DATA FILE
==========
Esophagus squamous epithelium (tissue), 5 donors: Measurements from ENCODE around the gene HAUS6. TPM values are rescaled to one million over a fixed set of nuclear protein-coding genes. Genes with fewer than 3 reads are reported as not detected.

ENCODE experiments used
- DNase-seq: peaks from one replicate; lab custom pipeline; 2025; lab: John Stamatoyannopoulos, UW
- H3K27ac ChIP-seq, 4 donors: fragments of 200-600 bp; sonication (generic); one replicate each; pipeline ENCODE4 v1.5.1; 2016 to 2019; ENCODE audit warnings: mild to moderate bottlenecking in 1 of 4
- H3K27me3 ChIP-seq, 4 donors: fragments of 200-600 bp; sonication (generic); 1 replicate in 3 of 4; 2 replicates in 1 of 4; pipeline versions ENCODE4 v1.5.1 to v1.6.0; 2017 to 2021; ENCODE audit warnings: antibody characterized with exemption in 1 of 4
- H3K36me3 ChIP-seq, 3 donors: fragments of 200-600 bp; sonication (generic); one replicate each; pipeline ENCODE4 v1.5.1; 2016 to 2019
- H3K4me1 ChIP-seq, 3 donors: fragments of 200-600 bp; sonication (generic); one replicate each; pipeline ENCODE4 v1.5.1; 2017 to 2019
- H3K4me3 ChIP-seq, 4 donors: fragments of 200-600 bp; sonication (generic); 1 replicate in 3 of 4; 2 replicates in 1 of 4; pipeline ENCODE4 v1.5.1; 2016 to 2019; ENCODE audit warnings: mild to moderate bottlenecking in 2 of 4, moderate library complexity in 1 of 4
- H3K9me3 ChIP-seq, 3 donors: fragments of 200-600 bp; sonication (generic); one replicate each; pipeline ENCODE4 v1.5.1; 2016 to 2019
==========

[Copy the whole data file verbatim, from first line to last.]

Esophagus squamous epithelium (tissue), 5 donors: Measurements from ENCODE around the gene HAUS6. TPM values are rescaled to one million over a fixed set of nuclear protein-coding genes. Genes with fewer than 3 reads are reported as not detected.

ENCODE experiments used
- DNase-seq: peaks from one replicate; lab custom pipeline; 2025; lab: John Stamatoyannopoulos, UW
- H3K27ac ChIP-seq, 4 donors: fragments of 200-600 bp; sonication (generic); one replicate each; pipeline ENCODE4 v1.5.1; 2016 to 2019; ENCODE audit warnings: mild to moderate bottlenecking in 1 of 4
- H3K27me3 ChIP-seq, 4 donors: fragments of 200-600 bp; sonication (generic); 1 replicate in 3 of 4; 2 replicates in 1 of 4; pipeline versions ENCODE4 v1.5.1 to v1.6.0; 2017 to 2021; ENCODE audit warnings: antibody characterized with exemption in 1 of 4
- H3K36me3 ChIP-seq, 3 donors: fragments of 200-600 bp; sonication (generic); one replicate each; pipeline ENCODE4 v1.5.1; 2016 to 2019
- H3K4me1 ChIP-seq, 3 donors: fragments of 200-600 bp; sonication (generic); one replicate each; pipeline ENCODE4 v1.5.1; 2017 to 2019
- H3K4me3 ChIP-seq, 4 donors: fragments of 200-600 bp; sonication (generic); 1 replicate in 3 of 4; 2 replicates in 1 of 4; pipeline ENCODE4 v1.5.1; 2016 to 2019; ENCODE audit warnings: mild to moderate bottlenecking in 2 of 4, moderate library complexity in 1 of 4
- H3K9me3 ChIP-seq, 3 donors: fragments of 200-600 bp; sonication (generic); one replicate each; pipeline ENCODE4 v1.5.1; 2016 to 2019